Discussion of 'Information Distribution within Firms: Evidence from Stock Option Exercises'

Posted: 18 Jan 2003

See all articles by Ron Kasznik

Ron Kasznik

Stanford Graduate School of Business


The Huddart and Lang (2002) study documents that higher level of employee option exercise during a particular month is associated with lower stock returns in subsequent months, and interprets this finding as evidence that employees exploit private information in their exercise decisions. While the paper extends the insider trading literature that has largely focused on common stock transactions by top executives, a number of inconsistencies with inferences from prior studies remain unresolved. Moreover, the current research methodology does not establish a direct link to the private information that employees supposedly exploit. Establishing a more direct link between exercise decisions and private information is especially warranted here in light of the somewhat surprising finding that exercises by senior employees are no more informative than those by lower rank employees.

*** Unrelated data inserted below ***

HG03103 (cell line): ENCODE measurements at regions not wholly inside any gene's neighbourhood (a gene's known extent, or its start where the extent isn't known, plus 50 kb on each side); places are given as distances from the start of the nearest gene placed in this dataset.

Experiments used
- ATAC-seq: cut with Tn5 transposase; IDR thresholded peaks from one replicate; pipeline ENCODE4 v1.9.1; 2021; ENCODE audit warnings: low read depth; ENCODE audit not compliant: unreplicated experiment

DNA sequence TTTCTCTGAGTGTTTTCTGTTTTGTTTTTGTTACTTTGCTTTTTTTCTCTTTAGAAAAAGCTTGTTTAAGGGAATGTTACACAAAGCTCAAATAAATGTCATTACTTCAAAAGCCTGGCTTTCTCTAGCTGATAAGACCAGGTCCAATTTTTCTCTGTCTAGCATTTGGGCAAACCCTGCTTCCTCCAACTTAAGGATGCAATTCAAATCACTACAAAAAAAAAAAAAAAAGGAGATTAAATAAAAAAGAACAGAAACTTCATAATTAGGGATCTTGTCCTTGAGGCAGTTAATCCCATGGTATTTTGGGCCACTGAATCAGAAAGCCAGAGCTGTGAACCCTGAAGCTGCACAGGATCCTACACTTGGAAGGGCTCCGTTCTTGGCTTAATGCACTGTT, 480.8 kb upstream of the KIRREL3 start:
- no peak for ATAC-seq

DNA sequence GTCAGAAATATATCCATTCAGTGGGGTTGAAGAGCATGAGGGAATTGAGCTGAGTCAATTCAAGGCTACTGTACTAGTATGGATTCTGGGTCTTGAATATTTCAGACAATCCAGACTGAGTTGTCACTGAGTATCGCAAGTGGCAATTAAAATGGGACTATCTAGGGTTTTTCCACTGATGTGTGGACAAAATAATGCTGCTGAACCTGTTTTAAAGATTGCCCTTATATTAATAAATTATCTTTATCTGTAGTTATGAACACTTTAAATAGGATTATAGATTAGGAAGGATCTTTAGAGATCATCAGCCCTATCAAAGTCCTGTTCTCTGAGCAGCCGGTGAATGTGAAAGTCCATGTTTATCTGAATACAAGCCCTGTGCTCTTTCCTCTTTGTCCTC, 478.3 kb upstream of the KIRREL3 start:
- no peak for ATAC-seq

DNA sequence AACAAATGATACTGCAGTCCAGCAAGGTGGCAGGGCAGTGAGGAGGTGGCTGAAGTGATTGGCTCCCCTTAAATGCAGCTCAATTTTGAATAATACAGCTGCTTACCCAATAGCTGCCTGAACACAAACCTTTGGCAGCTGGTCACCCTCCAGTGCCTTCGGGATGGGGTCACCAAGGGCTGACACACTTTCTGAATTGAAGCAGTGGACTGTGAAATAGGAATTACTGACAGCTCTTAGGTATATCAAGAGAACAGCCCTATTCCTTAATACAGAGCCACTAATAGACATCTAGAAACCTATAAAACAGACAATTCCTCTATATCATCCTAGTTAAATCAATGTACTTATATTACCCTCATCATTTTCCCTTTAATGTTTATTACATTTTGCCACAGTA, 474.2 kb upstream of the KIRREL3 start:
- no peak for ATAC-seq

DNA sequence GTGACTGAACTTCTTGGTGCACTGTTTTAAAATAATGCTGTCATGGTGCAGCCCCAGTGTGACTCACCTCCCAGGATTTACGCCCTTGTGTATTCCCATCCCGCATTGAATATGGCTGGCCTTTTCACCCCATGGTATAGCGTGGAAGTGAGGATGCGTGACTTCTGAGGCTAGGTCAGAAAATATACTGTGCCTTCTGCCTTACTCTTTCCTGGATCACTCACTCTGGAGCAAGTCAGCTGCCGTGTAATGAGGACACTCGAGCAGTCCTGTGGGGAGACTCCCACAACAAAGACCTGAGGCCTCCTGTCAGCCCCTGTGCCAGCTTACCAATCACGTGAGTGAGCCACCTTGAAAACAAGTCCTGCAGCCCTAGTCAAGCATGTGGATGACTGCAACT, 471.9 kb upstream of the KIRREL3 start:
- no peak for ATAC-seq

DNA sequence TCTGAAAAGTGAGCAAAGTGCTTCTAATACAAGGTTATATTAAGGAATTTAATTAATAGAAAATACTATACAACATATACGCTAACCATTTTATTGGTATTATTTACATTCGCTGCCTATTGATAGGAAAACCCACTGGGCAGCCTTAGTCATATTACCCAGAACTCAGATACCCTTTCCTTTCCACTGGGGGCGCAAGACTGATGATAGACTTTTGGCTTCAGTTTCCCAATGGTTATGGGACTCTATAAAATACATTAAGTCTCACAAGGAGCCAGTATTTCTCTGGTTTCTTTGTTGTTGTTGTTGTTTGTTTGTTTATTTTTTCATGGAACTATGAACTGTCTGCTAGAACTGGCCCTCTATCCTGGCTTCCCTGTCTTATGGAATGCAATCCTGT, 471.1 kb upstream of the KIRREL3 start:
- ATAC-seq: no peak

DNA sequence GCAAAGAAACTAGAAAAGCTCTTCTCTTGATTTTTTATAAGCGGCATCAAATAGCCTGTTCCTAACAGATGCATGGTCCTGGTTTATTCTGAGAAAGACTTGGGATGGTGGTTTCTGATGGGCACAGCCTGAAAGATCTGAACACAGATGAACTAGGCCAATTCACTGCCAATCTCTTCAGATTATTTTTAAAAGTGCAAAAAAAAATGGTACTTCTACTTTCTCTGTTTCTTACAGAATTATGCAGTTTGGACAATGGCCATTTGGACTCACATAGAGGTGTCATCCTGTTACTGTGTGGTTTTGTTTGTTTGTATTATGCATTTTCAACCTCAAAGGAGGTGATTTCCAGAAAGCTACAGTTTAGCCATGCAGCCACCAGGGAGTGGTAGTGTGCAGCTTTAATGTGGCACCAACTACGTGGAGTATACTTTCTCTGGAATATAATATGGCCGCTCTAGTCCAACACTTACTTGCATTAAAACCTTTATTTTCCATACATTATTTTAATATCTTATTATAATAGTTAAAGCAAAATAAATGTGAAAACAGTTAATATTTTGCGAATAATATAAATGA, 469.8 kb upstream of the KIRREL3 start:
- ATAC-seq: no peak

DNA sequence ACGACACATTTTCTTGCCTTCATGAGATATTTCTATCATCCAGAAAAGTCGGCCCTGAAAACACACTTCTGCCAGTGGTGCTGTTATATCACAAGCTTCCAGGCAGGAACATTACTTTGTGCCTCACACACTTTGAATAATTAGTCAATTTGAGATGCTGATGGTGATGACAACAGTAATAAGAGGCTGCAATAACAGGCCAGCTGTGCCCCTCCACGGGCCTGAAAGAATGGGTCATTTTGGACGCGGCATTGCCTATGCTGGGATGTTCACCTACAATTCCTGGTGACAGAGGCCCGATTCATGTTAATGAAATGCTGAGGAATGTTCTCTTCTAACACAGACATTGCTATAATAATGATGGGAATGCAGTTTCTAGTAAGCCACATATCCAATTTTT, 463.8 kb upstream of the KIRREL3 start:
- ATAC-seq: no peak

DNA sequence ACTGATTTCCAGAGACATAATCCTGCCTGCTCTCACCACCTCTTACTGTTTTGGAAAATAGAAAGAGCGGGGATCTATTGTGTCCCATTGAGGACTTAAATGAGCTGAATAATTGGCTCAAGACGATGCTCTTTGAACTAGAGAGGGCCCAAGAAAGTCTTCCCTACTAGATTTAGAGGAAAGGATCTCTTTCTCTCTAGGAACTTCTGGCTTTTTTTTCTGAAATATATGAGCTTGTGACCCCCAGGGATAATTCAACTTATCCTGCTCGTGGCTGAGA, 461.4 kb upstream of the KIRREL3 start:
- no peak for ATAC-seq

Keywords: insider trading, stock option exercise, employee compensation

JEL Classification: M41, G14, J33

Suggested Citation

Kasznik, Ron, Discussion of 'Information Distribution within Firms: Evidence from Stock Option Exercises'. Journal of Accounting and Economics, Vol. 34, Nos. 1-3, pp. 33-41, January 2003. Available at SSRN: https://ssrn.com/abstract=332120

Ron Kasznik (Contact Author)

Stanford Graduate School of Business ( email )

655 Knight Way
Stanford, CA 94305-5015
United States
650-725-9740 (Phone)
650-725-6152 (Fax)

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